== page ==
The official emergency number in the United States and Canada is 9-1-1. Although the first 9-1-1 call was placed in Haleyville, Alabama in 1968, it was not until 1999 that the United States Congress directed the FCC to make 9-1-1 the universal emergency number in the United States for all telephone services. The 9-1-1 network is now a vital part of our nation's emergency response and disaster preparedness system. Emergency personnel and others often learn about emergencies through 9-1-1 calls. Dialing 9-1-1 quickly connects a caller to a nearby Public Safety Answering Point (PSAP) dispatcher who is trained to route your call to local emergency medical, fire, and law enforcement agencies.
9-1-1 lines are designated for emergency calls, such as reporting a crime in progress, reporting a fire, or requesting an ambulance.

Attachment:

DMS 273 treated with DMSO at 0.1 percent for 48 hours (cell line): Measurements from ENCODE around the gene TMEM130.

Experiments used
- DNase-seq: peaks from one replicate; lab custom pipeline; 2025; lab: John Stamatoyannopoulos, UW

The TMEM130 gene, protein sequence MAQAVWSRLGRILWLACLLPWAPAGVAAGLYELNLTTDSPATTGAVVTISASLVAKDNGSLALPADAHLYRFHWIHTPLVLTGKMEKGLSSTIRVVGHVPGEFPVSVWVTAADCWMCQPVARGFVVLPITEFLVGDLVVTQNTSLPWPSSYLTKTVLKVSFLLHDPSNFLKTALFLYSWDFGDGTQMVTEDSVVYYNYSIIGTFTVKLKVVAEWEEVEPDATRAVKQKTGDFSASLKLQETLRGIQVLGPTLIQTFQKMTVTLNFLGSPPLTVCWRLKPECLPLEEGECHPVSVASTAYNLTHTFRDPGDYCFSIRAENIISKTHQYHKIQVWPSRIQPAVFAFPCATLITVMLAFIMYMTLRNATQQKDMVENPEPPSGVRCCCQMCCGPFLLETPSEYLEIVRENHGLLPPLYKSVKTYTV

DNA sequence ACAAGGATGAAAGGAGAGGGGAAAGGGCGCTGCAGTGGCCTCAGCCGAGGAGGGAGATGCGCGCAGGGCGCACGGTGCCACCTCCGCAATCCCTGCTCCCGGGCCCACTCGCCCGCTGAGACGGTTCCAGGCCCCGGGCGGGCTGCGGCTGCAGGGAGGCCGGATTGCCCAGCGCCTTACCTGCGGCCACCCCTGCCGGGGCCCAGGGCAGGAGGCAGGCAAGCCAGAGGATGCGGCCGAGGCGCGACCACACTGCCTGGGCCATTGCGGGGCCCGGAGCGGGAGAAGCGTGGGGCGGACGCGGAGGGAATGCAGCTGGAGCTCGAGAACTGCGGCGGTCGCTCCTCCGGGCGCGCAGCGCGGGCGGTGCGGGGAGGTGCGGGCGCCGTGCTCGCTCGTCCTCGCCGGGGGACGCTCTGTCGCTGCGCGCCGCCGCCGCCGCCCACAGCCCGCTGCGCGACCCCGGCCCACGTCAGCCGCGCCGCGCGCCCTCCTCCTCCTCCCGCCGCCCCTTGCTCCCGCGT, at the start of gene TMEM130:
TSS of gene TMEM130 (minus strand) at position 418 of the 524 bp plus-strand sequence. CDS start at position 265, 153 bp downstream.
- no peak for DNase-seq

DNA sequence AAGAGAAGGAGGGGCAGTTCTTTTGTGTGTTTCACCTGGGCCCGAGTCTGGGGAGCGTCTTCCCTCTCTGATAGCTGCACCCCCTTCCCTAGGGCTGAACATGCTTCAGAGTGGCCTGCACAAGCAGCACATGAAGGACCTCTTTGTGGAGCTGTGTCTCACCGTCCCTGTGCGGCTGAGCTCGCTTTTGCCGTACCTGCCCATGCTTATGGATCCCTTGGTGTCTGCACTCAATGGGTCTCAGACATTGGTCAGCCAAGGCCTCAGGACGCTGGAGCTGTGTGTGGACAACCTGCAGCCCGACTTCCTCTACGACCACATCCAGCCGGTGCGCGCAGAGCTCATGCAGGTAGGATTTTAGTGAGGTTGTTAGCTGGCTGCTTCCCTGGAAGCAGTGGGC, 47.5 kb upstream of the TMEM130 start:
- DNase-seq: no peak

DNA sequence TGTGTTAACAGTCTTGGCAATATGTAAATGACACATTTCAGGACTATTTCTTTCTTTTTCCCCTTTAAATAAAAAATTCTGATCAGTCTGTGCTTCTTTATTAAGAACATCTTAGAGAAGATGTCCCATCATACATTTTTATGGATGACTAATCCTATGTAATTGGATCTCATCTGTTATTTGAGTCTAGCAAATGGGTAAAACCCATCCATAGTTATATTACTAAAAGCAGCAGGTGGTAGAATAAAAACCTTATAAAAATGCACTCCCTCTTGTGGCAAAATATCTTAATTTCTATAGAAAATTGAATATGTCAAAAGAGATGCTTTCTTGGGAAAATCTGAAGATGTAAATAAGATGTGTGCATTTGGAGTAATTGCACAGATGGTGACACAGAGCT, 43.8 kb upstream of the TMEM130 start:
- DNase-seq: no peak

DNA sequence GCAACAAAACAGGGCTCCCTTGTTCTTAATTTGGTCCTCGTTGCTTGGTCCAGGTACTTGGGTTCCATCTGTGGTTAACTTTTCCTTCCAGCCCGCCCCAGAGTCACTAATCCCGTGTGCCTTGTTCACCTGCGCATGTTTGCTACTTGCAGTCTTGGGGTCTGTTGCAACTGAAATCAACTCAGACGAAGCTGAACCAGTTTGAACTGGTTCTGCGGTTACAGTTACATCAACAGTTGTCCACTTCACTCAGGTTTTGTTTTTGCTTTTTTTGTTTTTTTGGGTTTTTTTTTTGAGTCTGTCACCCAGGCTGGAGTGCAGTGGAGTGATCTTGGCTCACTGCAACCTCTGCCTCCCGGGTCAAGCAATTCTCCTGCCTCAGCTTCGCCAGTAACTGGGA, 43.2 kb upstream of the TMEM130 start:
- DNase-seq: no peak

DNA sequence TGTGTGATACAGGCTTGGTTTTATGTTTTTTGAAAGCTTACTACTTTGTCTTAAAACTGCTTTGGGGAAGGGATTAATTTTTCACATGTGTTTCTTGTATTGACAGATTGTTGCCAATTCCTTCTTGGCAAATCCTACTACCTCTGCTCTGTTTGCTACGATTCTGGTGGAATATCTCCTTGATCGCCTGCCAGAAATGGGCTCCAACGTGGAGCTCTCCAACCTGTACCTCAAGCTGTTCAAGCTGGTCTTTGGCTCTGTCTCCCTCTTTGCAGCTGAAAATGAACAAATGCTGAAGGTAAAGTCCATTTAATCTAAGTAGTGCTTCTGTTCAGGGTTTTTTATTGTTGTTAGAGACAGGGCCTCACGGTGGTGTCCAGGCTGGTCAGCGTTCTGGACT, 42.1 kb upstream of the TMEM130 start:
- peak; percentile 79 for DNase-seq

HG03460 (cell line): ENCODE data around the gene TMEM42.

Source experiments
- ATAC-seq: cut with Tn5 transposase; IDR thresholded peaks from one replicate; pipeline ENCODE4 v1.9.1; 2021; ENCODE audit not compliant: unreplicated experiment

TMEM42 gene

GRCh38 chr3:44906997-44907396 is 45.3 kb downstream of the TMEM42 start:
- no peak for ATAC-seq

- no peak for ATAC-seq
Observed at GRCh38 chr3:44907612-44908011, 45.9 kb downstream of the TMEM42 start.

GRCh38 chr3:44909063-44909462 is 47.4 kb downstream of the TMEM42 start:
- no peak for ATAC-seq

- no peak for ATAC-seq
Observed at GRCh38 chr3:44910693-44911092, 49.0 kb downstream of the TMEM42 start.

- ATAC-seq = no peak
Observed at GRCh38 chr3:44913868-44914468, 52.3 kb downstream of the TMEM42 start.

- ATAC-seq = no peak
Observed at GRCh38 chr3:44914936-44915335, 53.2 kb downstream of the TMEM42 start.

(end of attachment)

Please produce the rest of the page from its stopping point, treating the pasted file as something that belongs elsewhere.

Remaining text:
Using 9-1-1 for non-emergency calls may delay help for people caught in real emergencies. Some communities have designated the number 3-1-1 for non-emergency calls to police and other government services.
Information on communicating during emergencies and using 9-1-1 services:
- Communicating During Emergencies
- Wireless 9-1-1 Services
- VoIP and 9-1-1 Service
- Dispatch 9-1-1 - Do's and Don'ts of 9-1-1
- Mid-America Regional Council (MARC)
- Cellular Telecommunications & Internet Association (CTIA) - Wireless and 9-1-1
- A history and timeline of 9-1-1